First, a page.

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Blaydes House is one of the stops on the maritime guided walks delivered by accredited White Badge tour guides.

Here's more information on Blaydes House by Sam Wright, Hull Maritime volunteer and Dr Martin Wilcox.

Background and Construction

Home of the Blaydes, one of Hull’s most significant merchant families, Blaydes House remains one of the best-preserved merchant houses in Hull. Its position on the western bank of the river Hull reflects both the status of the family, and the maritime work from which the family took its fortune.

The private alley or staithe that runs along the righthand side of the building further emphasises the status and power of merchant families within the port of Hull. The exact period of construction is virtually impossible to confirm, primarily since the family left very little evidence behind when they left Hull in the early 19th century.

However, it probably contains at least two phases of construction, with the rear of the building older than the front which sits on High Street. Most authorities agree that it was partially reconstructed sometime around 1750-60, with the core of the building having been dated to c.1725.

However, local architectural historian David Neave believes that at least part of the rear of it is seventeenth century, and some architectural details like the shape of the gabling here does support this.

Function and History

Like many a merchant’s town house, Blaydes House served three principal functions. Firstly, it was a place of business, reflecting the family’s maritime activity.

Secondly, Blaydes House was a family residence, with living rooms on the ground and first floor, family bedrooms on the east side of the first floor, and the servants’ quarters and probable nursery at the top of the building.

The third and least obvious function of the building was as an advertisement. The grandeur of the building was deliberately designed to showcase the wealth and status of the family, and to demonstrate that the Blaydes were the sort of people with whom it paid to do business. After the Blaydes left Hull, the building passed through a variety of owners and functions.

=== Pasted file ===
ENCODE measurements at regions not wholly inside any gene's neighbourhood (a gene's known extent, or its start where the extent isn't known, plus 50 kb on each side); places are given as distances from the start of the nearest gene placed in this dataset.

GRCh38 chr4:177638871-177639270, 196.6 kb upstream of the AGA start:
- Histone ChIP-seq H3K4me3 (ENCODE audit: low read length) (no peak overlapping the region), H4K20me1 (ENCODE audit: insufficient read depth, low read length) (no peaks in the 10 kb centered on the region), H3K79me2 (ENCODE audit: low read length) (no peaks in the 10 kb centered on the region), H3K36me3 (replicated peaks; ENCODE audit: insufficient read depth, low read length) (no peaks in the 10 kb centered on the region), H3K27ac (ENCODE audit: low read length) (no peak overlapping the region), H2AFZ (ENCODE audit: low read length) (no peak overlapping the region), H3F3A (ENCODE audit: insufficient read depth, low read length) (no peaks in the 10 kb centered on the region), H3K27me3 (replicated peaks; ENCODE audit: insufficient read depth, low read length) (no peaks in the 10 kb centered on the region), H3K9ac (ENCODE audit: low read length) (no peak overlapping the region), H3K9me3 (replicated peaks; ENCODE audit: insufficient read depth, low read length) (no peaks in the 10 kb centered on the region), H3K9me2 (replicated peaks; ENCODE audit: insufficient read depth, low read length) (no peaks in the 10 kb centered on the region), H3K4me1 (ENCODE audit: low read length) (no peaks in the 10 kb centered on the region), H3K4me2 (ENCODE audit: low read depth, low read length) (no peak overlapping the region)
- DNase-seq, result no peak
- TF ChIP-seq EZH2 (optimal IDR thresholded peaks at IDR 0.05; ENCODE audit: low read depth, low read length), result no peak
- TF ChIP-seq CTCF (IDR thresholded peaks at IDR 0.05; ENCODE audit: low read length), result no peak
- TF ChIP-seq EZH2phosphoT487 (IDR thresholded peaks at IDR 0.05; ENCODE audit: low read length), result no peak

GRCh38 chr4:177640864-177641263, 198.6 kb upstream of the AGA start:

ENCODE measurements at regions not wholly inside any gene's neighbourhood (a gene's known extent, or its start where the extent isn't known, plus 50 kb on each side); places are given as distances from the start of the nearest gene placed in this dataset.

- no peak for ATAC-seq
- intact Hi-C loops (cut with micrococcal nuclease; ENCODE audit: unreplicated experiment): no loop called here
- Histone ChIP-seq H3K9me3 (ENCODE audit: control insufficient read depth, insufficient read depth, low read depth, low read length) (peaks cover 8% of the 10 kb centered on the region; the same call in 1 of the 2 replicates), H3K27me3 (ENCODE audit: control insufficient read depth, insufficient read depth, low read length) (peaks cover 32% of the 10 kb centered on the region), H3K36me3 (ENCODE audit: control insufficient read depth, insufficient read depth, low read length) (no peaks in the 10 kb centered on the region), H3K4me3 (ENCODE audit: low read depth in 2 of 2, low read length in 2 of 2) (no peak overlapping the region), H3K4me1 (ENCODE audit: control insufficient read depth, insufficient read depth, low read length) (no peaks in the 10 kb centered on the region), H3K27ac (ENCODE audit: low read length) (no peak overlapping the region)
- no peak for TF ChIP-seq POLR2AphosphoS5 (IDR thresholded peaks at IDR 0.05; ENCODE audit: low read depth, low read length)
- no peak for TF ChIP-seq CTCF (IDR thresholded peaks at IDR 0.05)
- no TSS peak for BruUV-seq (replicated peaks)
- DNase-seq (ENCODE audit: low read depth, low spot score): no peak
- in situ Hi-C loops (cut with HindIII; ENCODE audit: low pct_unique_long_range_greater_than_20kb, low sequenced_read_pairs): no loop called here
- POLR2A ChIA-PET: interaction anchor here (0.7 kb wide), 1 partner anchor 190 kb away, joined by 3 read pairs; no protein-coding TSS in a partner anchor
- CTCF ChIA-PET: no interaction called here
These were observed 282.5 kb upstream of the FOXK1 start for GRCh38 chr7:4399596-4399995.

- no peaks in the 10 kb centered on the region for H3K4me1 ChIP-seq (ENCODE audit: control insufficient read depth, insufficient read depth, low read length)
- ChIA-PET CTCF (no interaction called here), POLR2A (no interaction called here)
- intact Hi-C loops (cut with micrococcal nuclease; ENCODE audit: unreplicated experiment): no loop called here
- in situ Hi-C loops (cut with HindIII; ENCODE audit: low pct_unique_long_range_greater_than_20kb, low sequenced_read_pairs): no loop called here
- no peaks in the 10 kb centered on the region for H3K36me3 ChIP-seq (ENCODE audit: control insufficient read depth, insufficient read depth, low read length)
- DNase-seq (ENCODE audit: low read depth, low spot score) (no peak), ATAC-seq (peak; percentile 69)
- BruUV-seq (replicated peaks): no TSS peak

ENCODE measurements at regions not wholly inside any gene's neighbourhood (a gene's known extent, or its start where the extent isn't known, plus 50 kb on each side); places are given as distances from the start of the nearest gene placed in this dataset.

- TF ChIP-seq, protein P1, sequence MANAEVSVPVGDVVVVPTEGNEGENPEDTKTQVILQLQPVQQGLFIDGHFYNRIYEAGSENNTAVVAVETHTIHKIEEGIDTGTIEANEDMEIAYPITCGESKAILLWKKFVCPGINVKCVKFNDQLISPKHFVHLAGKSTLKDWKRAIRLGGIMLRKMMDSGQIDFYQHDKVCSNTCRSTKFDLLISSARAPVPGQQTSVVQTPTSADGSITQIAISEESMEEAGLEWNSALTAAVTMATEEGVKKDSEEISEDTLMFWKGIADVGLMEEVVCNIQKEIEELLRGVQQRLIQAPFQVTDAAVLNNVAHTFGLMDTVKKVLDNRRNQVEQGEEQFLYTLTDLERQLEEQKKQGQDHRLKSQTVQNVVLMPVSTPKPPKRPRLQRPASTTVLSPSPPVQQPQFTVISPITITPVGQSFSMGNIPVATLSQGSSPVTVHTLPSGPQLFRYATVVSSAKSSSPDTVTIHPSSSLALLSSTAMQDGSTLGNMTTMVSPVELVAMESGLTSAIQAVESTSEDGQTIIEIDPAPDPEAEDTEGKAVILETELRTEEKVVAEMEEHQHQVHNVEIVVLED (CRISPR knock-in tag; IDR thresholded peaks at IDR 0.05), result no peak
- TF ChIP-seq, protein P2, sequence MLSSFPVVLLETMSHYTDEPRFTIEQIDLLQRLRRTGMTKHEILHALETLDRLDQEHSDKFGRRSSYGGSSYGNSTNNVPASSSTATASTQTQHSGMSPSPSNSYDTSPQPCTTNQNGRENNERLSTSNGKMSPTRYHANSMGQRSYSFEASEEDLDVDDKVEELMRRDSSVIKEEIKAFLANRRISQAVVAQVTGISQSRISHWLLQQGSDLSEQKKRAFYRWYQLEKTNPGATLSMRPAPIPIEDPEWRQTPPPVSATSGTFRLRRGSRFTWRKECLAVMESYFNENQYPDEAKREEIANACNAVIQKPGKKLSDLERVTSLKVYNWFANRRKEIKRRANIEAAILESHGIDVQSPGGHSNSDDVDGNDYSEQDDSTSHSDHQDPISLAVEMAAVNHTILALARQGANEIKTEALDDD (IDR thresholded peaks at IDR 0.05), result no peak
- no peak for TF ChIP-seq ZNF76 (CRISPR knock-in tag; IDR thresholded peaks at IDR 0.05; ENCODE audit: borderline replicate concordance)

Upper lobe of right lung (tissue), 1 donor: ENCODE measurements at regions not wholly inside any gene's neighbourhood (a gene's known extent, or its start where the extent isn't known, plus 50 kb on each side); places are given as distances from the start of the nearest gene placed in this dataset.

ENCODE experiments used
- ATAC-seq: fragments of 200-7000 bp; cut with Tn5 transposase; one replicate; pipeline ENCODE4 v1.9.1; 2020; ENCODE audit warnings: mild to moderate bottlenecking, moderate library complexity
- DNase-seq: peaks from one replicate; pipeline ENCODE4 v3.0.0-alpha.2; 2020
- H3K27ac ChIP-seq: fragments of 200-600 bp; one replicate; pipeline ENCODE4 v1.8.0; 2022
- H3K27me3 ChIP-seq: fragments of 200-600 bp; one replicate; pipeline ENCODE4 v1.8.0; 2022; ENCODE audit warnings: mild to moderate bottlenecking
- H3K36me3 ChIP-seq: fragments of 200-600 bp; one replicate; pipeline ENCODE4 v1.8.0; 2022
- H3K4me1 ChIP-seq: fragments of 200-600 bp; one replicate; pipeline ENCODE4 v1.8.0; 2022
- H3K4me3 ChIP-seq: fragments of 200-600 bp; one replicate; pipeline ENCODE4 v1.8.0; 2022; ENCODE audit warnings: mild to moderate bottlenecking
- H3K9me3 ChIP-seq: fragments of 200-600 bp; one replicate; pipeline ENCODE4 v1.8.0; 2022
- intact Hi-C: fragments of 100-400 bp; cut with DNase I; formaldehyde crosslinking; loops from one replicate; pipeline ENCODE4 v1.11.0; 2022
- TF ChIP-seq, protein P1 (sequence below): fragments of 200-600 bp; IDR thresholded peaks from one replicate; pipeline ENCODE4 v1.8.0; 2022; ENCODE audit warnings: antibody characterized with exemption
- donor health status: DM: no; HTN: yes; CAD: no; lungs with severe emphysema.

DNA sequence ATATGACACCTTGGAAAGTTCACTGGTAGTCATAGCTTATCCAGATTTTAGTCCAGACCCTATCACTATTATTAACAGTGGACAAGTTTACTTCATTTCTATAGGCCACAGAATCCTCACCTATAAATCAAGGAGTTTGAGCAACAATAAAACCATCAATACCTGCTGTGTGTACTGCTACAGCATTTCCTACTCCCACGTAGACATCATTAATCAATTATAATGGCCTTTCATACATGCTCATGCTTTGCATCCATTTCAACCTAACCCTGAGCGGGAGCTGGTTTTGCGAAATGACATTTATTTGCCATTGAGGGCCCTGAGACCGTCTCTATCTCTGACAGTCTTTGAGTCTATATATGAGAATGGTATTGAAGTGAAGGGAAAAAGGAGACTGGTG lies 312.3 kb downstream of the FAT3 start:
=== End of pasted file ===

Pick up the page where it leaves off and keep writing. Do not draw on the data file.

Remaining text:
During its life it has housed a seed-crushing firm, timber importer, solicitor’s firm, lighterage company and architect’s practice, before falling vacant sometime around 1990. Although Blaydes House escaped serious damage in World War II, its deteriorating condition led to its owners applying to the council to have it demolished in May 1968.

However, the Georgian Society for East Yorkshire purchased the building and carried out substantial restoration work, partly in contribution to the European Architectural Heritage year in 1975.

In November 1999, Blaydes House was purchased by the Maritime History Trust, for the sum of £1 and then worked with the University of Hull to become the home of a new Maritime Historical Studies Centre, formally opening in summer 2001. Since then, Blaydes Maritime Centre, has functioned as a centre of teaching, research, and public outreach in maritime history, and holds one of the best maritime reference libraries in the country.

Fun Fact

The building itself has a very small belvedere window, a lookout post sited between the chimneys on the south side of the roof, from which a watch could be kept for ships on the river.

Further Reading

D. and S. Neave, Pevsner Architectural Guides: Hull (New Haven and London, 2010) AND A. Redman and D. Neave, Georgian Architecture and the Georgian Society for East Yorkshire (Hull, 2014)